LINK: Details and Full Text of HB 1585
Transportation Funding – PASSED
In 2013, State Senator John Rafferty sponsored the first comprehensive transportation funding bill for Pennsylvania since 1997. This bill will raise $2.3 billion in additional annual spending for critically needed infrastructure upgrades to roads, bridges, and mass transit systems. This additional funding could generate up to 60,000 jobs across the state, and includes hundreds of millions for SEPTA projects in the Philadelphia region – including the funds necessary to start long-range projects like the subway extension to the Navy Yard.
Non-union contractors have been aggressively lobbying officials in Harrisburg to allow 1-to-1 journeyman to apprentice ratios on every construction job in the state. This change would allow these contractors to cut their payroll costs by replacing experienced journeymen with less expensive labor–when many of these contractors do not even run true apprenticeship programs! This change would devastate employment prospects in the construction industry over the long term for journeymen. Local 98 has aggressively expressed its opposition to this proposal. Our apprentice training director, Michael Neill, is a member of the Pennsylvania Apprenticeship and Training Council. The Apprenticeship and Training Council so far has not approved any of these devastating ratio modification requests.
[Letter to Senators – Apprentice Ratios]
In the wake of the tragic building collapse at 22nd and Market, Local 98 has worked closely with City Council and State Rep. Bill Keller to enact tougher code requirements and better enforcement practices for construction and demolition. Jim Dollard, our safety coordinator and nationally recognized code expert, presented testimony to lawmakers about the shortcomings in existing practices that need to be addressed. Many of his suggestions were adopted into city law, with legislation pending in Harrisburg to generate millions more for stronger enforcement.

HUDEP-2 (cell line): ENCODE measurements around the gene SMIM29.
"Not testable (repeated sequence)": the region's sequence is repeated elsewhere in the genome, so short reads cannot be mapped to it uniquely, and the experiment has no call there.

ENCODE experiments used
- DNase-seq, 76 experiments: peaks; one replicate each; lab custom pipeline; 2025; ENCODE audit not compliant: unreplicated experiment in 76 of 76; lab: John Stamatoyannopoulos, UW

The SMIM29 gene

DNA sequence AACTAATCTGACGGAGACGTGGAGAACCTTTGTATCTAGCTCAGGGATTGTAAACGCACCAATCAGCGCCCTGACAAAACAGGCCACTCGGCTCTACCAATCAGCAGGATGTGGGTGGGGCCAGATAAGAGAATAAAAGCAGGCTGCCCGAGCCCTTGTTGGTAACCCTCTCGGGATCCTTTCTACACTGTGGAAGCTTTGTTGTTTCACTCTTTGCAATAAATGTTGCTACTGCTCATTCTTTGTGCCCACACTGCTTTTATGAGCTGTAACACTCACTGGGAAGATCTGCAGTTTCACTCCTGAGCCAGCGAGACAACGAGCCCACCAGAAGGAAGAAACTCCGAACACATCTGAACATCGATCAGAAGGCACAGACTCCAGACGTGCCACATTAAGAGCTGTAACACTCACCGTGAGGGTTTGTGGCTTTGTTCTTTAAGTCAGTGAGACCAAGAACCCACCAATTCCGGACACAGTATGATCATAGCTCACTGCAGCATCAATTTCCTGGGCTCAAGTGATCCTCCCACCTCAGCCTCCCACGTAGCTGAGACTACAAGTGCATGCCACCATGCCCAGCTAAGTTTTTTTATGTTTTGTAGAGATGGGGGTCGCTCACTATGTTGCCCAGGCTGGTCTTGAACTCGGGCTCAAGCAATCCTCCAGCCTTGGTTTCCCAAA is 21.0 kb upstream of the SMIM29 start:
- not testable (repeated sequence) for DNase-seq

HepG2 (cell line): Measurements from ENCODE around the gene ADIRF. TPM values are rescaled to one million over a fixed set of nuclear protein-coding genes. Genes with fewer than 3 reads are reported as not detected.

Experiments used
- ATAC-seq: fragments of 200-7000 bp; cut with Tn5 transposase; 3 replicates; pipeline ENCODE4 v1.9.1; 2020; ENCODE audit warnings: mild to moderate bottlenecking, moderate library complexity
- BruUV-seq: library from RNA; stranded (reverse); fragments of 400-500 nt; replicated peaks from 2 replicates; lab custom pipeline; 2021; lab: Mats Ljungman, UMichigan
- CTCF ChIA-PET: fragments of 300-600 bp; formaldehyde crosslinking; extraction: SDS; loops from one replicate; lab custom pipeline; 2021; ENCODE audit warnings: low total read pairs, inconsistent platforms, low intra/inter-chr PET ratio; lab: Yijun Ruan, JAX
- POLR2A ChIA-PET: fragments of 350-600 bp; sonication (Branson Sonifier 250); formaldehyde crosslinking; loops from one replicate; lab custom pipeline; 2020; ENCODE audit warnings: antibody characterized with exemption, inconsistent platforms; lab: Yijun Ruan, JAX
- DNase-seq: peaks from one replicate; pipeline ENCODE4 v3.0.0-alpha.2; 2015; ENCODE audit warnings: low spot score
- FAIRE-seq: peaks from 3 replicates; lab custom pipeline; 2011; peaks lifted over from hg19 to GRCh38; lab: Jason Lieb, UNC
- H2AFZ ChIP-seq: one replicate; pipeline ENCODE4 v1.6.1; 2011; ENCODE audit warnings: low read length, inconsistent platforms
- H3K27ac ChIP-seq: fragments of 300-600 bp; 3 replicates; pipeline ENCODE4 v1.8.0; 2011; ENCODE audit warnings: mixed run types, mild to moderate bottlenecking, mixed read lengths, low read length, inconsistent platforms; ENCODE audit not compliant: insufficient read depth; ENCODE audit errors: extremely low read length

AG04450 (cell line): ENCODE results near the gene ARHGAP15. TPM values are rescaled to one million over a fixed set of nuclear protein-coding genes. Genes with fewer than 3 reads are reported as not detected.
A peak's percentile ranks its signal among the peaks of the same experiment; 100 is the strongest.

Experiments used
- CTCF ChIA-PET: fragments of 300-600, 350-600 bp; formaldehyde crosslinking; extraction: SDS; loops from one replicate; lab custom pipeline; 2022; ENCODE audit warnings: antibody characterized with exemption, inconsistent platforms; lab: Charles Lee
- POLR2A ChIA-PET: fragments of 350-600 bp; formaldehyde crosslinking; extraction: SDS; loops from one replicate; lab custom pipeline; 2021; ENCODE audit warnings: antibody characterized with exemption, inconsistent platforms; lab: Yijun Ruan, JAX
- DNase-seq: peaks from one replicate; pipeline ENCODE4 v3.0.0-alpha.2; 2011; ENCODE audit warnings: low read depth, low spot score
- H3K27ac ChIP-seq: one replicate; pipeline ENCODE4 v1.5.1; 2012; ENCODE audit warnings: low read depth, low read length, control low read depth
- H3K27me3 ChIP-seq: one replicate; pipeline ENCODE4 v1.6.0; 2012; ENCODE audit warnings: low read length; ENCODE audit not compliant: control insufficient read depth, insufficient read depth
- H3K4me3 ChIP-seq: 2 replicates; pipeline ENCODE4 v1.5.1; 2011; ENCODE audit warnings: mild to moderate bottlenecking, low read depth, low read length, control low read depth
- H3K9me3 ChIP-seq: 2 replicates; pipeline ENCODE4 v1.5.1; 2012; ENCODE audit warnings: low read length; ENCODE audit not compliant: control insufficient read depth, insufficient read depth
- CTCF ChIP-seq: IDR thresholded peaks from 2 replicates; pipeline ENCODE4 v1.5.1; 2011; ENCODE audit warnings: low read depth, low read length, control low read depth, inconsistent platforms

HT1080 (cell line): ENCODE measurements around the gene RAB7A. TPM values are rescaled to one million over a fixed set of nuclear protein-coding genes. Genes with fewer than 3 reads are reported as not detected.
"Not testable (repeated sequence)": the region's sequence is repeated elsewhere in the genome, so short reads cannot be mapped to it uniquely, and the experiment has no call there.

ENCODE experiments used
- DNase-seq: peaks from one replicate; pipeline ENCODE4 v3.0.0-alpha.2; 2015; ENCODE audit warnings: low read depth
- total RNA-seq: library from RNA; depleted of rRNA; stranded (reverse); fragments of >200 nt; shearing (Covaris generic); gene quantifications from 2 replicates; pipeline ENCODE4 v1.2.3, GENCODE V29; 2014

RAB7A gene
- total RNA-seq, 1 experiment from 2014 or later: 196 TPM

LINK: Details and Full Text of HB 1877
Councilmen Bobby Henon and Jim Kenney have been hard at work cracking down on unscrupulous developers and contractors who pay their workers cash, cheat the system out of taxes, and cut corners when it comes to safety and worker protections. They recently passed a tough new contractor bill in City Council to prohibit third-party permits and increase enforcement and accountability to run these bad actors out of town.
Uniform Construction Code
Since 2011, Pennsylvania has operated under a broken system for evaluating new building codes. As a result of this dysfunction, our state continues to operate under the 2009 codes with little hope of modern codes being adopted until at least 2015. Local 98 has advocated for legislation to fix the UCC Review and Advisory Council process to make it easier for new codes to be adopted statewide. City Councilman and Local 98 member Bobby Henon currently sits on the UCC Review and Advisory Council and is advocating for changes to the way the RAC operates from his seat on the board, as well.